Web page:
The Story of the Making of Ben-Hur was released by Random House in 1959 in promotion of William Wyler’s epic film.
The book comes with a couple of removable posters: one featuring a still from the chariot race scene, and in the back of the book a collection of paintings of scenes from the film by American artist Ben Stahl. They’re attached just inside the front and back covers, and can be cut out along a perforated line. (Luckily, all posters are intact in my copy of the book, and I don’t plan on tearing them out, as beautiful as they’d be to display!) Though the book is short, what comes between these posters is a plethora of information about all aspects of the film’s production.
It all begins with “A fabulous story… An immortal hero… A fantastic author.” Before any discussion can be had about the movie, the reader gets a sense of the story’s background with details about the author of the source material and its publication. General Lew Wallace decided to write the book that eventually became MGM’s Ben-Hur not because he knew it would bring him riches or because he had a passion for writing, but because he was struck with inspiration. Wallace was admittedly “not a great writer,” according to The Story of the Making of Ben-Hur. He thought he might make $100 or in royalties, when all was said and done. Little did he know, his book would stay in publication for decades, become a best-seller and spawn multiple stage and film adaptations.
After learning about Wallace and his book, the reader is given a four-page overview of the film’s characters, and of the actors filling those roles. Single sentence descriptions are given of each character: “Prince of Judea, who challenged the evil might of pagan Rome” and “The Beautiful, whose love was stronger than the bonds of slavery,” for example. Full paragraphs are devoted to each of the film’s stars, offering short biographies that detail where each actor is from and how their careers had progressed prior to Ben-Hur.
Next up, there’s a section titled “Random Revelations” which is a full page of fun-facts, including…
- The wigs and beards for the film were made from 400 pounds of hair sold to the production by Italian women.
- Protestant, Catholic and Jewish consultants were hired to the film’s research team.
- A twenty-bed infirmary was maintained during the filming of the race scene in case of tragedy. Luckily, no serious injuries were incurred during the filming of this scene, but the two doctors and two nurses staffing the infirmary treated many cases of heat stroke in the scene’s extras.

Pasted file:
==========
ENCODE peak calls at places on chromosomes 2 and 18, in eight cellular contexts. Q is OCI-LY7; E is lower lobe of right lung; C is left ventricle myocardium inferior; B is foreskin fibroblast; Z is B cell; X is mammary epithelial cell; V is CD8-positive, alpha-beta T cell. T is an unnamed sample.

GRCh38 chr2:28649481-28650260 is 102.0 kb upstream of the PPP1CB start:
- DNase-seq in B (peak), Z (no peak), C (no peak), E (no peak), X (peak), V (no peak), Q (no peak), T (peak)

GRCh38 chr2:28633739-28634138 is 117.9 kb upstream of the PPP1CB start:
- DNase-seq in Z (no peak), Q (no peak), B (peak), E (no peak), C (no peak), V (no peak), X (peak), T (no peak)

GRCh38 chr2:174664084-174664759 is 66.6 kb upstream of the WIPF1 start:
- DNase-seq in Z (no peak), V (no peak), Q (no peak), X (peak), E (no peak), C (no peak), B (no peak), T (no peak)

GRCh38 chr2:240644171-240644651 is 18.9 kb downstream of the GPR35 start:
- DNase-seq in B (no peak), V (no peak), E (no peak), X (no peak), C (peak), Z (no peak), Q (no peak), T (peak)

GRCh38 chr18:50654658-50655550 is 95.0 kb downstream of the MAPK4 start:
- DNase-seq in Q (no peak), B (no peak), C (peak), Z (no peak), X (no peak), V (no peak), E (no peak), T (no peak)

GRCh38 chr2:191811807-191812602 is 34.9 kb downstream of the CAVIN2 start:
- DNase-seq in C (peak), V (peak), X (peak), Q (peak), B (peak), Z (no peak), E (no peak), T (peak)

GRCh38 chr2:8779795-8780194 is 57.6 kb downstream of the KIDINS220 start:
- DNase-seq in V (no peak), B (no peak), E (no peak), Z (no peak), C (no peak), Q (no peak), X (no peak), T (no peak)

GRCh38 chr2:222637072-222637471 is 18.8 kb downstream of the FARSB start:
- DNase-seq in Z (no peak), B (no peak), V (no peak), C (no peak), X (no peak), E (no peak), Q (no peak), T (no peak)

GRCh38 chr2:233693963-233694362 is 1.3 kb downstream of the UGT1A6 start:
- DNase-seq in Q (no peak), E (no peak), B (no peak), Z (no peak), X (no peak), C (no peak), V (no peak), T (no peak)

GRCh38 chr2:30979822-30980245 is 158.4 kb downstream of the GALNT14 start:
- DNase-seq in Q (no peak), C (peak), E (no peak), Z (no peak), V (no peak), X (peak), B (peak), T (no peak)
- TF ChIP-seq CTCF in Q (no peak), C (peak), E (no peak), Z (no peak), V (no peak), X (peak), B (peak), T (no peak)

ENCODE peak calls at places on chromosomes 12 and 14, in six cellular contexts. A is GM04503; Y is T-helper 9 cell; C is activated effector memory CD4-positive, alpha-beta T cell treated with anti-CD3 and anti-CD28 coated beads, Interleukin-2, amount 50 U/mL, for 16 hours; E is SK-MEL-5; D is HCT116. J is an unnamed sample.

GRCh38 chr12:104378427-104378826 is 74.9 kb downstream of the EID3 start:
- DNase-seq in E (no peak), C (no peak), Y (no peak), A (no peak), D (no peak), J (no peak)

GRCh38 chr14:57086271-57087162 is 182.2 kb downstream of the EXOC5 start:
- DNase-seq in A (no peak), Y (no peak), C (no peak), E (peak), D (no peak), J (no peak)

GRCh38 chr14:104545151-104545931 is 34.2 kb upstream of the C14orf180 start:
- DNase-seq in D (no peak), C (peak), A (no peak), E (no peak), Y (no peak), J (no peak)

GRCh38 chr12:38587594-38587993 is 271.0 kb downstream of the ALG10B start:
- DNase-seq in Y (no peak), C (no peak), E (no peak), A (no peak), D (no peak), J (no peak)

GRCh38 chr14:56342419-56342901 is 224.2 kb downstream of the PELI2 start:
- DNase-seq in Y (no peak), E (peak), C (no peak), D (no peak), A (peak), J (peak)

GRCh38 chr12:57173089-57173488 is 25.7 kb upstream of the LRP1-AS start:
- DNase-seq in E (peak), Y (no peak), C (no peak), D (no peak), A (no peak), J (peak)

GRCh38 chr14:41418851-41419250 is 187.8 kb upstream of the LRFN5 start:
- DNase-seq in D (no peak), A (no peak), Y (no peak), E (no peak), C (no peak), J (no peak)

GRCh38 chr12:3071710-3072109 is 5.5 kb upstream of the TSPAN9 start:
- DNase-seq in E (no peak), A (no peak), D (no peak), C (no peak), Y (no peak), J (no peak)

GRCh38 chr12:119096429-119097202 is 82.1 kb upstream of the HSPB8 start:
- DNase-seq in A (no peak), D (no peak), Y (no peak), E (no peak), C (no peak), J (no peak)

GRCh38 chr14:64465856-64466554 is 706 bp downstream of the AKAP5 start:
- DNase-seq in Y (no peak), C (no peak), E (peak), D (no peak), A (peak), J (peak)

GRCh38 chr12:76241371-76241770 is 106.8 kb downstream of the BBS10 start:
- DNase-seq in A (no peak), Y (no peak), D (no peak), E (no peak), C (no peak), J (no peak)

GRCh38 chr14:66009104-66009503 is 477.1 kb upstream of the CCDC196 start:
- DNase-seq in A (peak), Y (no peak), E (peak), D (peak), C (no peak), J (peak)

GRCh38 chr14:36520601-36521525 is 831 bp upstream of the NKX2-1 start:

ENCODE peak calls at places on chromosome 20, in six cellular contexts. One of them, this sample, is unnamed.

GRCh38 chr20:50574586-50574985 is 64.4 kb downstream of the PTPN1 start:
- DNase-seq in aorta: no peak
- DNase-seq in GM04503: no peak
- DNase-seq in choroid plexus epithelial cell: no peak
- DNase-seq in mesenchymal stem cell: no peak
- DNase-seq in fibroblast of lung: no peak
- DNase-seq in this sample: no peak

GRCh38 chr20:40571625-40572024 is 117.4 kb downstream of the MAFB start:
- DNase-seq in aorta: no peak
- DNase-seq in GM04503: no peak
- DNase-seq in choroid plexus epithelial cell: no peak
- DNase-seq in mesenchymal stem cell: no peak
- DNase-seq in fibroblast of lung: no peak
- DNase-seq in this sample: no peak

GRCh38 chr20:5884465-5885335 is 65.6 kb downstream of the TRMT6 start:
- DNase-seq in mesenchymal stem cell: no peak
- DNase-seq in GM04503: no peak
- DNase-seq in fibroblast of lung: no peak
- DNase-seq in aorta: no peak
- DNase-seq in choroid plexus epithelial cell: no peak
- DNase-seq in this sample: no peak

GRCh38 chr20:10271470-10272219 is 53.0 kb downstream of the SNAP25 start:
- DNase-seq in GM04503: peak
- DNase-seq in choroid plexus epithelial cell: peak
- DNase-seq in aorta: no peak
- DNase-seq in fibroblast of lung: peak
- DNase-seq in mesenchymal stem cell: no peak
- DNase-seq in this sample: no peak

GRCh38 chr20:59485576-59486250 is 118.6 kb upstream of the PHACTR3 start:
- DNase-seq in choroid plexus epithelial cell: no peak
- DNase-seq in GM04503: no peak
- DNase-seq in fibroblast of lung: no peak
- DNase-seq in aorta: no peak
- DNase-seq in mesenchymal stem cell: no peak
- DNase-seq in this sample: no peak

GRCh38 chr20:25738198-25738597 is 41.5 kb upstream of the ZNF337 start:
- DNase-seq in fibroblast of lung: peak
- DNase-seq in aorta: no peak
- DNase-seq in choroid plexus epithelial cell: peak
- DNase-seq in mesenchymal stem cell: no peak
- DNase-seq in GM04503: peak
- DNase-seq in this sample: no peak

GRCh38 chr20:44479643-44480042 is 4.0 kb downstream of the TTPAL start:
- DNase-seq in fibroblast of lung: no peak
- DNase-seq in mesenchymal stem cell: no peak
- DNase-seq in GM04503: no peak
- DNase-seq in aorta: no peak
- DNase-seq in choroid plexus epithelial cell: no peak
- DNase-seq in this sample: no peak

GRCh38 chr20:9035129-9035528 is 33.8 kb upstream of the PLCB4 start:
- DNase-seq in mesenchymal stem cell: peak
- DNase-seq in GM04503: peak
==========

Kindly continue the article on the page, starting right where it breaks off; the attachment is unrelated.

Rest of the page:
- The village of Arcinazzo was used to portray Nazareth, and every single resident of Arcinazzo was hired by the production to play residents of Nazareth.
After these and other facts there are 16 pages of gorgeous stills from the film, appearing in order as they do in the film itself, with captions to explain the story’s action — kind of like a Cliffs Notes version of the film.
The real meat of this book comes after the stills. A section called “The Wyler Touch” is followed by detailed essays about all aspects of production, from location-scouting to set-building to wardrobe to music. “The Wyler Touch” details William Wyler’s creative process and his reputation “as one of the most painstaking and meticulous directors in the business.” Ben-Hur is described as “the pinnacle of his genius,” though the essay acknowledges his previous successes as well, including his Oscar wins.
Reading about the production process is fascinating for such an epic film. The scale of work that went into this film was clearly immense. An enormous gaggle of local extras had to be broken into groups of thirty, led by the supervision of more experienced Hollywood extras, as a form of crowd control. Construction of the sets began two full years before filming (supervised by “veteran Hollywood production genius” Henry Heningson) and the sets were so vast that they became a magnet for tourism. The wardrobe staff was made up of 100 people, who spent a whole year constructing the film’s costumes. In order to transform the Italian hills into historic Rome, “It took three hundred sets, five years of research and fourteen months of labor.” Those are some impressive numbers!
Also impressive is the effort that went into truly making the film the best that it could be. Wyler, a stickler for accents that wouldn’t clash or distract the viewer, ensured that only British actors were cast for Roman roles, and American actors cast for Hebrew roles. Dr. Miklos Rozsa constructed the film’s score in twelve recording sessions after two whole years of researching period-appropriate music. New photographic technology was even brought in, with six “Camera 65” machines shipped across the ocean “to have the most exciting photography obtainable.” This camera used 65mm film rather than 35 and each machine was worth a cool $100,000.
The Story of the Making of Ben-Hur is a great read for fans of the film or for people who are just interested in the movie-making process in general. If you’re interested in reading it, some copies can be found on eBay, or you may run across it at your local antique store/library sale like I did!